When I read Jacob Have I Loved last year, I was disappointed in it not only because the book itself didn’t thrill me, but because it couldn’t come close to comparing with Bridge to Terabithia.
I’d read Bridge to Terabithia in the summer of 2005. I remember coming home from church and my roommate and I each lay down on a couch in the living room. She quickly fell asleep and I finished the whole Bridge to Terabithia book. I’d never read it before and I only vaguely knew what was going to happen from snippets I’d heard over the years. I sobbed through the last twenty pages, trying to be quiet so as not to awaken my snoozing roommate.
I’m not a big crier. And I even more rarely cry over books or movies. But, oh, this book did me in. The writing is so simple, so unadorned and then the ending hits you like a ton of bricks. It’s just so powerful.
Our last test in my Children’s Lit class is in a few weeks and so I’ve been reading the four assigned books for the exam (Bridge to Terabithia, The Giver, A Wrinkle in Time, and Beowulf: A New Telling).
I wondered if I’d enjoy the Bridge to Terabithia book again, but was quickly sucked into the story. Today, I lay on the couch and I knew what was coming. I wondered if I’d be as affected by the ending this time, since I knew what to expect.
It didn’t hit me as quickly as it did last time, but I wept through the last ten pages. I can hardly type this without bursting back into tears.
bridge to terabithia
The story follows Jess Aarons’, a fifth grade boy who loves to draw and anticipates being the fastest runner in the fifth grade when school gets back in. He’s been practicing all summer in the cow pasture and he’s pretty sure he can beat every kid there.
Leslie Burke moves in to the rundown house next door with her parents and, on the first day back at school, she runs in the races (she’s the only girl) and beat all the boys. By a lot. Jess is embarrassed by the whole thing and angry at Leslie for ruining the one thing he liked about school.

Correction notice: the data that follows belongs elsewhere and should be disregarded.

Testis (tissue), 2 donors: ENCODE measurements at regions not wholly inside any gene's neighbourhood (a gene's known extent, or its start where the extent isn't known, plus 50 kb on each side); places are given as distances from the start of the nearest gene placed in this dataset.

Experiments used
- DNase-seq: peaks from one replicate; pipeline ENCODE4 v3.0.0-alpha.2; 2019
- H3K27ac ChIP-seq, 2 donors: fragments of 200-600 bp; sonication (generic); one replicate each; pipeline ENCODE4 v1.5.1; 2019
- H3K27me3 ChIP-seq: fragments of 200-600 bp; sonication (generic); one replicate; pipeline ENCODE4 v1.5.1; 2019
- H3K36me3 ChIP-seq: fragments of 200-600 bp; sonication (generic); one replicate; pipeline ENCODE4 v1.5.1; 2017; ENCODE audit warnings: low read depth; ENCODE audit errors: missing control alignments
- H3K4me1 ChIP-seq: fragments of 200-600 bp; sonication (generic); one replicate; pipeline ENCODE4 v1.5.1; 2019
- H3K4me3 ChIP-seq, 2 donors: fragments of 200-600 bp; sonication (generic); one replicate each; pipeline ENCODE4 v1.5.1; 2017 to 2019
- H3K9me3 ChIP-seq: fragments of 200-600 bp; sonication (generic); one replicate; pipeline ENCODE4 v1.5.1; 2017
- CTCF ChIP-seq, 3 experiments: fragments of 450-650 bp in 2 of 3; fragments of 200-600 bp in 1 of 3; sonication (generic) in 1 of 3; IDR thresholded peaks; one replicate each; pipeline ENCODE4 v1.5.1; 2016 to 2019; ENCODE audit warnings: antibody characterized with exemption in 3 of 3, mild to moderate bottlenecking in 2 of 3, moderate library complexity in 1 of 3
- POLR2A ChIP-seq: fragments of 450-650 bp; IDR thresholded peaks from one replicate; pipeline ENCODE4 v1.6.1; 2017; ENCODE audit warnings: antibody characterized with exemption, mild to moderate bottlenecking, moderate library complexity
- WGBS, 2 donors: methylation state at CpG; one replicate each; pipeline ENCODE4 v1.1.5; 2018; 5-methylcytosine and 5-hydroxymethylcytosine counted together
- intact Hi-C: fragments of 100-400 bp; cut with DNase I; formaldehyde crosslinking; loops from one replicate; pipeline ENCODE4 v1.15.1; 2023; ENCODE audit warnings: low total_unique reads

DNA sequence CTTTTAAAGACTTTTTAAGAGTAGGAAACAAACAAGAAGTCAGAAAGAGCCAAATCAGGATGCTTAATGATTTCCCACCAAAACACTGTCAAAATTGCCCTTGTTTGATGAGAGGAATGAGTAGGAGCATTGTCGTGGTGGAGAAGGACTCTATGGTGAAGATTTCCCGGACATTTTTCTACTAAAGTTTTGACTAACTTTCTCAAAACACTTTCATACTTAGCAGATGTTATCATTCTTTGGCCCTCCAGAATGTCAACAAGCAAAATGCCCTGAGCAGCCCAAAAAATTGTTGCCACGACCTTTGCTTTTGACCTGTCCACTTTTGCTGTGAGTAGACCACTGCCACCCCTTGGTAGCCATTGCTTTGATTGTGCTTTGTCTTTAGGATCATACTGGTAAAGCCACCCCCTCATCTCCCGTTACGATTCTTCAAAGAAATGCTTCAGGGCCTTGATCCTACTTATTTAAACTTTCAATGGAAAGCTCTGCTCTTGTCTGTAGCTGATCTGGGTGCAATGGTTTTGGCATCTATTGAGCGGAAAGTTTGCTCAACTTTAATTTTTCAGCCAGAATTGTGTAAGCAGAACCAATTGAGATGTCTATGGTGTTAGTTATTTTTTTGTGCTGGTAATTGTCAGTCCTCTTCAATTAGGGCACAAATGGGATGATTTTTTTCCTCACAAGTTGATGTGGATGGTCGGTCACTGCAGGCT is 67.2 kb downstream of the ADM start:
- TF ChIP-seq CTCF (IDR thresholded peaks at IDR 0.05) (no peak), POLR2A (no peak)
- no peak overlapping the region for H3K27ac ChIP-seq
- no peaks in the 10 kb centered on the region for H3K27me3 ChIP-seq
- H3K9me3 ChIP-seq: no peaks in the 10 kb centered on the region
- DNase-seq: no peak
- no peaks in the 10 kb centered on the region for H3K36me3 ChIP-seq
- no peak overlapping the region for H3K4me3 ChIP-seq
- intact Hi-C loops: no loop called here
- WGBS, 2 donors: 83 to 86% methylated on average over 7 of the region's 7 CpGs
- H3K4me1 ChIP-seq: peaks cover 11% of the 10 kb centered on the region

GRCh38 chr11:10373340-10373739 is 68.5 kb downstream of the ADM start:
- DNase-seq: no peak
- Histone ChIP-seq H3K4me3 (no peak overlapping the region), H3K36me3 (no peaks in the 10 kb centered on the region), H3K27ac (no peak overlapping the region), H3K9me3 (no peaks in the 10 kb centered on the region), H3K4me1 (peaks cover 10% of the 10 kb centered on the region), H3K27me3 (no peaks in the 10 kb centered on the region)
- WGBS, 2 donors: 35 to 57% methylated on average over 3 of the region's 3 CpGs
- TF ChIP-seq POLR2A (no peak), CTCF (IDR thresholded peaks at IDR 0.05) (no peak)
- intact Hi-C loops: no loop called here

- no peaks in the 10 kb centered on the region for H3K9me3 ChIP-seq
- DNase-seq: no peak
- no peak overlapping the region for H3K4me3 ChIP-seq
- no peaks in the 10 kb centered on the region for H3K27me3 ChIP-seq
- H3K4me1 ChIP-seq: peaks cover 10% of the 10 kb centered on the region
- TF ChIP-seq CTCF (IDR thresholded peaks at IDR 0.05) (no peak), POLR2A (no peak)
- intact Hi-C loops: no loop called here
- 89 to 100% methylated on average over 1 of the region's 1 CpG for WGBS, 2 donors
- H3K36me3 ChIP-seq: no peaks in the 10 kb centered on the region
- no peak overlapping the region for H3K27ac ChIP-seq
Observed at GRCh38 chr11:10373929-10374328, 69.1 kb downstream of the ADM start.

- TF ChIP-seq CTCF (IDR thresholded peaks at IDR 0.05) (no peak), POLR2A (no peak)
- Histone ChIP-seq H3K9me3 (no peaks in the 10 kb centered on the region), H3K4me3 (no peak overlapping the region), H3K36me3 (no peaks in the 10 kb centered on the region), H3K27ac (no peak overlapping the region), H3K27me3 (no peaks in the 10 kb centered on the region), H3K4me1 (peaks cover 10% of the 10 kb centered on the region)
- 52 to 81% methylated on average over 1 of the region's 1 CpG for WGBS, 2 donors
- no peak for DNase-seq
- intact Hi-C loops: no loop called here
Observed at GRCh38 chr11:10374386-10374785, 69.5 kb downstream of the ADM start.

But, he chooses to befriend her (everyone else is pretty awful to her – she looks kind of like a boy and her parent don’t even own a TV, despite being quite wealthy). “He felt there in the teachers; room that it was the beginning of a new season in his life, and he chose deliberately to make it so.”
And it is a new beginning for him. His family is poor and there is a great deal of tension in his household. His older sisters both badger their parents for money and are extremely inconsiderate. His younger sisters tag along after Jess, much to his annoyance. Jess wants desperately for his father to show him love and pride, but his father scorns his drawing ambitions and more so his choice to hang around with a girl. He has high hopes for his one son, but Jess doesn’t fit into his mold very well at all.
One of the brilliant things about this book, which I didn’t notice the first time around, are the depictions of Jess’ family. The author gives little flashes of description about the family members when its warranted, but they fade beautifully into the background. They serve only the purpose of illustrating how Jess’ life operates and how he views the world around him. They aren’t flat characters, they are simply unimportant. You can see that Jess’ parents are extremely worried about money, but it’s never explicitly said and you don’t get the sense that Jess is very involved in that worry. He has other things on his mind. The focus of the story is Jess and Leslie, not his family.
Anyway, Jess and Leslie become quick friends and Leslie takes him to explore the woods behind her house. There, they find a rope hanging over the creek and they swing across to a private wooded area that Leslie declares is the magical kingdom of Terabithia, where she and Jess will rule as king and queen.
Leslie takes the whole thing quite seriously and Jess comes to love going there with her. She tells him stories that her parents have read her or that she has read from her expansive library – Moby Dick, Hamlet, The Chronicles of Narnia – and Jess soaks up this new life, full of imagination and friendship. Jess has been full of fear for most of his life, but even that starts to ebb away under Leslie’s tutelage.
At the end of the book, there are a few lines that sum up the story – the change in Jess – so well, that I’ll share them here.
“It was Leslie who had taken him from the cow pasture into Terabithia and turned him into a king. He had thought that was it. Wasn’t king the best you could be? Now it occurred to him that perhaps Terabithia was like a castle where you came to be knighted. After you had stayed for a while and grew strong you had to move on. For hadn’t Leslie, even in Terabithia, tried to push back the walls of his mind and make him see beyond to the shining world – huge and terrible and beautiful and very fragile?
Now it was time for him to move out. She wasn’t there, so he must go for both of them. It was up to him pay back to the world in beauty and caring what Leslie had loaned him in vision and strength.”